Epidemiologic methods for prospective assessment of menstrual cycle and reproductive characteristics in female semiconductor workers

Ellen B Gold, B. Eskenazi, B. L. Lasley, S. J. Samuels, M. O. Rasor, J. W. Overstreet, Marc B Schenker

Research output: Contribution to journalArticle

31 Scopus citations

Abstract

Methods were developed to assess potential adverse effects of semiconductor fabrication work in a prospective study of reproductive health. All women aged 18-44 years who worked in seven silicon-wafer fabrication sites in five companies and a frequency-matched sample of women in nonfabrication jobs were included. Among 3,480 selected for screening, 2,639 (75%) completed a self-administered questionnaire to identify women at risk of pregnancy. Among the 739 (28%) eligible women, 481 (65%) completed baseline interviews and 402 (83.6%) completed at least one menstrual cycle of follow-up by providing daily diaries and daily urine samples. Menstrual cycle characteristics were assessed from questionnaires and diaries. Urine samples were assayed for reproductive hormones to identify conceptions. The usual cycle length recalled at baseline was 28 days. The mean cycle length (MCL) recorded in diaries was 29 days, with greater dispersion than at baseline. The median of the MCL from diary data was 28 days for women reporting regular cycles at baseline but 34 days for women reporting irregular cycles at baseline, and the median standard deviation in cycle length per woman was 2.5 days and 7.5 days, respectively. The prospective method, while expensive and labor intensive, showed good compliance. Nevertheless, recall also provided reasonably accurate estimates and distinguished women with regular and irregular cycles.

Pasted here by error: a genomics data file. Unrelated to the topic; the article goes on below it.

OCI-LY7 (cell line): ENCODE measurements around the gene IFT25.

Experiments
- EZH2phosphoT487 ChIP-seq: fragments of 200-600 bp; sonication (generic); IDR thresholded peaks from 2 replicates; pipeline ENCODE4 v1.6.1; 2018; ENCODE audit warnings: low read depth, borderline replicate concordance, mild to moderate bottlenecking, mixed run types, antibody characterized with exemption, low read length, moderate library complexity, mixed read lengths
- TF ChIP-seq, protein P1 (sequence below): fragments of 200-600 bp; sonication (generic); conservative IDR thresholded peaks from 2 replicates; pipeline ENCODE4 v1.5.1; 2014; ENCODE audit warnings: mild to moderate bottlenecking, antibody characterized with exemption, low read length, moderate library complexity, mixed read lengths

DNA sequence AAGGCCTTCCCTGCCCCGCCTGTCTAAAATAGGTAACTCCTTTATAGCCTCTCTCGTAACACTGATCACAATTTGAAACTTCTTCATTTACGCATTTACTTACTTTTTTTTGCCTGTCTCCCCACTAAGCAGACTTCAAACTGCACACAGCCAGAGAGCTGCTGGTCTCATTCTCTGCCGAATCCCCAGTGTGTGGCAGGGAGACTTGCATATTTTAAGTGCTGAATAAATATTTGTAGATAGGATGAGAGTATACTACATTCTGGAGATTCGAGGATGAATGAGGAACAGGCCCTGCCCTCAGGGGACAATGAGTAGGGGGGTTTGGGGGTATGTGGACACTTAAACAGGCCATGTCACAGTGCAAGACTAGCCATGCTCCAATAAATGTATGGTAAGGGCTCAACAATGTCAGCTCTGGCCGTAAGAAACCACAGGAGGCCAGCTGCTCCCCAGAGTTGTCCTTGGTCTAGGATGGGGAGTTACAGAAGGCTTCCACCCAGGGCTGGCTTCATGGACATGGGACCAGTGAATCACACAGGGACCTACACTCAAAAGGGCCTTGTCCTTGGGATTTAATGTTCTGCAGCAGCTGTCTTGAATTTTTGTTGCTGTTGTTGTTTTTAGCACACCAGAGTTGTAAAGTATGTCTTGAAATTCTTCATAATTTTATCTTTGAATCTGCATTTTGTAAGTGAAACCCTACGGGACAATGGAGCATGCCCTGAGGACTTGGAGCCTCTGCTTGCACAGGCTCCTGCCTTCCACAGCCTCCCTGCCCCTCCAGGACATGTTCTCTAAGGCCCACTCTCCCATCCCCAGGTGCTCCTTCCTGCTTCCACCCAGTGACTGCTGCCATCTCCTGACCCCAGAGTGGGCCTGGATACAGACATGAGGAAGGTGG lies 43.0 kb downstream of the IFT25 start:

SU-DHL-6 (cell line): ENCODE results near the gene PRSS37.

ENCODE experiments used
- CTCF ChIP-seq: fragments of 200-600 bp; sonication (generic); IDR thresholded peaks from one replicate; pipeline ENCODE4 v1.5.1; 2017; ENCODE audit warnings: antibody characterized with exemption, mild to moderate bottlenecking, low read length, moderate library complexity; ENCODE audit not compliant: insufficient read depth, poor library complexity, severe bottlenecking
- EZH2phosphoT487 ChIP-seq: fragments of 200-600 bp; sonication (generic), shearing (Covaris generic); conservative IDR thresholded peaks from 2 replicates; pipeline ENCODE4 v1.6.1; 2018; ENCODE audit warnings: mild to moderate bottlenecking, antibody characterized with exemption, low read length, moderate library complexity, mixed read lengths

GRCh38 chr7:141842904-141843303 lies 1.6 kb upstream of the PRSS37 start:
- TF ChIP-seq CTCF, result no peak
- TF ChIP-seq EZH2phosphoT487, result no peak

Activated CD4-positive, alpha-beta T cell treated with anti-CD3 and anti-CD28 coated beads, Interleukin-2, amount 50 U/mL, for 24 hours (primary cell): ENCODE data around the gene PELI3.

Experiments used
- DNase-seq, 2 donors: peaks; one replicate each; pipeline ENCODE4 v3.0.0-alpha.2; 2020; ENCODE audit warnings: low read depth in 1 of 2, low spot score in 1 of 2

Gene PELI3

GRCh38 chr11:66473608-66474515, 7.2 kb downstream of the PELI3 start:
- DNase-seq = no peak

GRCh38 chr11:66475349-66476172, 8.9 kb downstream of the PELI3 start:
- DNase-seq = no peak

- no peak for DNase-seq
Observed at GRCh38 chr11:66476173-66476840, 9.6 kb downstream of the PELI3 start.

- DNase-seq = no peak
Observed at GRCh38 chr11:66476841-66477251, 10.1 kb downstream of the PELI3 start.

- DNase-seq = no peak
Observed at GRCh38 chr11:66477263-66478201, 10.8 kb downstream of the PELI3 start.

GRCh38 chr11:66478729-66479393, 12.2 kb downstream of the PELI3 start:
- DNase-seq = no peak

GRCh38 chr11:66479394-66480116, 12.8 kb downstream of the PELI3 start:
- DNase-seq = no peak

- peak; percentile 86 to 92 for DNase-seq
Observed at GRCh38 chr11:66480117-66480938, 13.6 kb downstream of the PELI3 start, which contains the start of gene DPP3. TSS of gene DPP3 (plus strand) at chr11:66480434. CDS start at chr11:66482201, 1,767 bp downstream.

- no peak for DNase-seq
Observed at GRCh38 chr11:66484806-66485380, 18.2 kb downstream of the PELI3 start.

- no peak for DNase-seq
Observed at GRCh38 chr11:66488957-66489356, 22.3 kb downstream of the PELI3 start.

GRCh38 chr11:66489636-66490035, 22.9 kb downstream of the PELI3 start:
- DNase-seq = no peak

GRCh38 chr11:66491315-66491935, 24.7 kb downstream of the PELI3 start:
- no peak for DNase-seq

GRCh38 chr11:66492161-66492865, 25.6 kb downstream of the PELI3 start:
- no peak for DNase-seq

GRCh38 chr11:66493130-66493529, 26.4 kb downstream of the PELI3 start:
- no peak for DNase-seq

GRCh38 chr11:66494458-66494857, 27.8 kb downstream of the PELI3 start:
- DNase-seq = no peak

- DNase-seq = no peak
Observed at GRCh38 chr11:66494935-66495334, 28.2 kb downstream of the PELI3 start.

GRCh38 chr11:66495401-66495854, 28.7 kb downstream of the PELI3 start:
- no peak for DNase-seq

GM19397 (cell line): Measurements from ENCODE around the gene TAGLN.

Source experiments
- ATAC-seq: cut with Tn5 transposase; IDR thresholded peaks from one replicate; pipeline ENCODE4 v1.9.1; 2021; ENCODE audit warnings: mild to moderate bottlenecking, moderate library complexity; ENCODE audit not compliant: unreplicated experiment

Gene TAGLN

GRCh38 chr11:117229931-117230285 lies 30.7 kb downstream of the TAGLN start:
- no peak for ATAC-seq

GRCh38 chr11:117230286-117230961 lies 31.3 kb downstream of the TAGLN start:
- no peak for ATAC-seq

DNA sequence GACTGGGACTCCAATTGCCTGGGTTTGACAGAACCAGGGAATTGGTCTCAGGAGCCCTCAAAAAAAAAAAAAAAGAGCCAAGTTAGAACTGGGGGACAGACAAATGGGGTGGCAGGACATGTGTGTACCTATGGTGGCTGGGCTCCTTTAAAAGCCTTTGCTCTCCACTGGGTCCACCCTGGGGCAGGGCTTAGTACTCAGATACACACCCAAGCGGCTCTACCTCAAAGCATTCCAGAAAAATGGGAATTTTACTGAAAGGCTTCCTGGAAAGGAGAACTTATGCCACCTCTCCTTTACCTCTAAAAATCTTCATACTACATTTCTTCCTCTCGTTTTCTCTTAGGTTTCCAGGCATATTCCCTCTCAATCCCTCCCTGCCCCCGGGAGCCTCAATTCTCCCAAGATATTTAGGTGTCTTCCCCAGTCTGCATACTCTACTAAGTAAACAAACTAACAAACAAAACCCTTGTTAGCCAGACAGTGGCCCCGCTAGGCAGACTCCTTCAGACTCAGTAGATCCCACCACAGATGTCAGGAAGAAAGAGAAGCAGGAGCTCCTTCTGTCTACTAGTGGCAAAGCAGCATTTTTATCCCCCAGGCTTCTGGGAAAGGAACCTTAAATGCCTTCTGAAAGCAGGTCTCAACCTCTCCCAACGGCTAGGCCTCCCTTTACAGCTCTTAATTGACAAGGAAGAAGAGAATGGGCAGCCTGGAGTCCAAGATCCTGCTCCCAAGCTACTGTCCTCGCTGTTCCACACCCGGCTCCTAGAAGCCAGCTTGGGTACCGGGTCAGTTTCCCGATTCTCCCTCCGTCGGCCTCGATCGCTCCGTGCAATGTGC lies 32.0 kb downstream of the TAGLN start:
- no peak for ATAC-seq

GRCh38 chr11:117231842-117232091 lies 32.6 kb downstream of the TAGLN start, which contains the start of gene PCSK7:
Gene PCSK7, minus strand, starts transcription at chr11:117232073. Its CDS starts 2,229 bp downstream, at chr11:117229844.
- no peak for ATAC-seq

Original languageEnglish (US)
Pages (from-to)783-797
Number of pages15
JournalAmerican Journal of Industrial Medicine
Volume28
Issue number6
StatePublished - 1995

Keywords

  • epidemiology
  • menstrual cycle
  • occupational exposure
  • reproduction
  • semiconductor manufacturing

ASJC Scopus subject areas

  • Public Health, Environmental and Occupational Health

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